Looking for easy (and fun!) ways to reduce burnout and boost happiness? Start a personalized mindfulness practice today. It only takes a few minutes and the benefits last a lifetime. We are honored to have our methodology published in ASCD! See below:
Mindfulness involves easing into the present moment and choosing to respond to whatever arises with as much compassion as possible. Mindfulness is a process—and it takes practice. But it's worth it. The more tuned into the present we are, the richer our lives become.
Personalized learning both jumpstarts and revitalizes mindfulness practices for adults and children alike. Personalized mindfulness offers the freedom to choose how we want to return to the present whenever our awareness wanders off into the past or the future.
We are often told to count our breaths, watch thoughts float by like clouds, or perform some variation of these exercises to become more mindful. And this works for some people. Yet kids (and easily bored adults like me) often find such one-size-fits-all imagery mismatched with our unique preferences and learning styles. As a result, we may find a thousand excuses to do something else—anything else—but mindfulness practices.
Considering these hurdles, I've developed and use the following seven easy steps when conducting personalized mindfulness sessions. These steps have made mindfulness practices relevant to hundreds of administrators, teachers, parents, and students—all while harnessing their intrinsic motivation.
Step 1: Allow Participants to Voice Their Stress
My clients—students, educators, parents—often carry their stress around like heavy weights strapped to their minds and bodies. After all, administrators are responsible for the optimal performance of hundreds of students and teachers, while also balancing budget constraints and other logistics. Teachers must manage increasing numbers of students, a diversity of learning styles, and behavioral issues along with endless assessments and professional evaluations.
For their part, parents must constantly juggle the stresses of work and home life. Students, meanwhile, must navigate their rapidly changing bodies, academic and extracurricular expectations, demanding adults, and social anxiety. Whew.
Many people don't always name the stress that bogs them down. Yet, as we'll see in the steps that follow, owning stress is the first personalized mindful step toward disowning it.
Step 2: Understand How Stress Relates to Mindfulness
The great news is we are not our stress. We are far more than it. There is a gap between stress and our response to it. Within that gap is where personalized mindfulness comes in to play. Mindfulness helps us slow down our responses to stress by exploiting that gap. By slowing down, we are better able to take perspective and see a range of options for how we can respond to stress, rather than constantly pivoting between fight or flight. Although chronic stress can shut us down, mindfulness creates a path that opens us back up.
Step 3: Appreciate the Multiple Benefits of Mindfulness
The benefits of mindfulness are as diverse as those who practice it. Overall, these benefits can address many of the stresses that were voiced in the first step. Some common ones include the following:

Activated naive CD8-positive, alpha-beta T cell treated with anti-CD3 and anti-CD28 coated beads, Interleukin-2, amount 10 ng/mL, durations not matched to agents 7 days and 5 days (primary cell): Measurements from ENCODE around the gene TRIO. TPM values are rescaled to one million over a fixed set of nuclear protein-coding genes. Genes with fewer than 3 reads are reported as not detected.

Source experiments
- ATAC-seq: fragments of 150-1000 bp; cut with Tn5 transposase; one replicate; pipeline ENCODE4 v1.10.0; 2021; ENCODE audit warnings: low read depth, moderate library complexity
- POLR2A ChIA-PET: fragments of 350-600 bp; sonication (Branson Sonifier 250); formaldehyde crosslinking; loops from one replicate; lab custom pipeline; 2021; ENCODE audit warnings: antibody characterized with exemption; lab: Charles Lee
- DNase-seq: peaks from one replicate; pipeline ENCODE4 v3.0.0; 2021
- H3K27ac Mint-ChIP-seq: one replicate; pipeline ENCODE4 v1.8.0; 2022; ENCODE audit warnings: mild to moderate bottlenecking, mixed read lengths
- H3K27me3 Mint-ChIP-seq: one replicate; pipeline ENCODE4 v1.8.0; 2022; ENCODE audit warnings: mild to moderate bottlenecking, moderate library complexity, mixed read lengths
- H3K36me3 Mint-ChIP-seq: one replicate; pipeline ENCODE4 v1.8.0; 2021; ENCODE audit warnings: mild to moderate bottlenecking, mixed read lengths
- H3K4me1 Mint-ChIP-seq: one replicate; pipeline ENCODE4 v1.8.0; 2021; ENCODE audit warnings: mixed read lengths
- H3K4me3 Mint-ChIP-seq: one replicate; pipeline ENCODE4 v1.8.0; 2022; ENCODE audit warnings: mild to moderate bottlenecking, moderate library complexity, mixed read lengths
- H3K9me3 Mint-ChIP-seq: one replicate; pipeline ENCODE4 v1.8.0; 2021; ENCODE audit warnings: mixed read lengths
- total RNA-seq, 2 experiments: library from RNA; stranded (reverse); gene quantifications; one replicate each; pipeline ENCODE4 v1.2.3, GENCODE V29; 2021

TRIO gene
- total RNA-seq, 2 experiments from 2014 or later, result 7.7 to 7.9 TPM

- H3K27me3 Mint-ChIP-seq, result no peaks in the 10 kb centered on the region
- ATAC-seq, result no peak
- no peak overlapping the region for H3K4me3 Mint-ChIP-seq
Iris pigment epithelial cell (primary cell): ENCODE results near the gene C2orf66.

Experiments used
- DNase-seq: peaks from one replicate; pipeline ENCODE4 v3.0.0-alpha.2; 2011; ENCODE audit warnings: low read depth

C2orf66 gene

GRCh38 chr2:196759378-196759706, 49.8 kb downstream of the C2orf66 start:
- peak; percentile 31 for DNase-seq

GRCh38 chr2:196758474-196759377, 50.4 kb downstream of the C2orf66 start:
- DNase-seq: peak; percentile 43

Step 4: Take a Brief Self-Inventory
Personalized mindfulness is based on a concept called "skillful means," or using our abilities and interests to redirect to the present with a nonjudgmental attitude.
To gauge which skillful means might work best at guiding our personal path to mindfulness, first take a brief survey like the following:
Step 5: Look for a Main Pattern
With these self-inventories, I encourage people to look for a pattern. For example, many of my self-assessment responses can be traced to sound: One of the things I do for fun is attend live music events, a genuine interest of mine is piano playing, and, to top it all off, my optimal learning style is musical in nature. These patterns provide the clues that will lead you to your own sources of mindful reflection.
Step 6: Choosing Our Own Paths to Mindfulness
I encourage administrators, teachers, parents, and students to uncover the unique means toward mindfulness that works best for them. Practically any life-giving sensation or activity—from mindful eating to dancing—can bring you back to the moment. Experiment with various methods.
This individualized mindfulness method has instilled an intrinsic motivation to meditate—and not just during designated meditation times. I find mindfulness spilling over into all aspects of my life. When I'm stressing, the sound of a passing car might gently guide me back to the present where I can find some refuge.
Step 7: Revel in Your Personalized Approach
Schedule at least 20 minutes a day when you use your unique means to stay as present as possible. These 20 minutes need not be consecutive. In fact, I often focus on the sounds of a different five-minute song at four varying times throughout the day.
Mindfulness is too beneficial to discount as another annoying thing on our busy to-do lists. Through these seven steps, we can harness the power of personalization to become more mindful. As a result, we just might begin to practice mindfulness not because we have to, but because we want to.
Nick Mosca holds a Master's degree from Harvard University, where he studied mindfulness and won the Billings Prize for inspiring behavioral change through positive humor. He is an avid speaker and writer whose approach to mindfulness has been featured in The Atlantic and Psychology Today, as well as at WABC radio, Yale University, Squarespace, New York University, the Milken Scholars Program, mindSpark Learning, the HealthCare Chaplaincy Network, and the George Jackson Academy. For more information about boosting resilience in your school through the power of personalized mindfulness, please visit http://www.personalizedmindfulness.com/education.html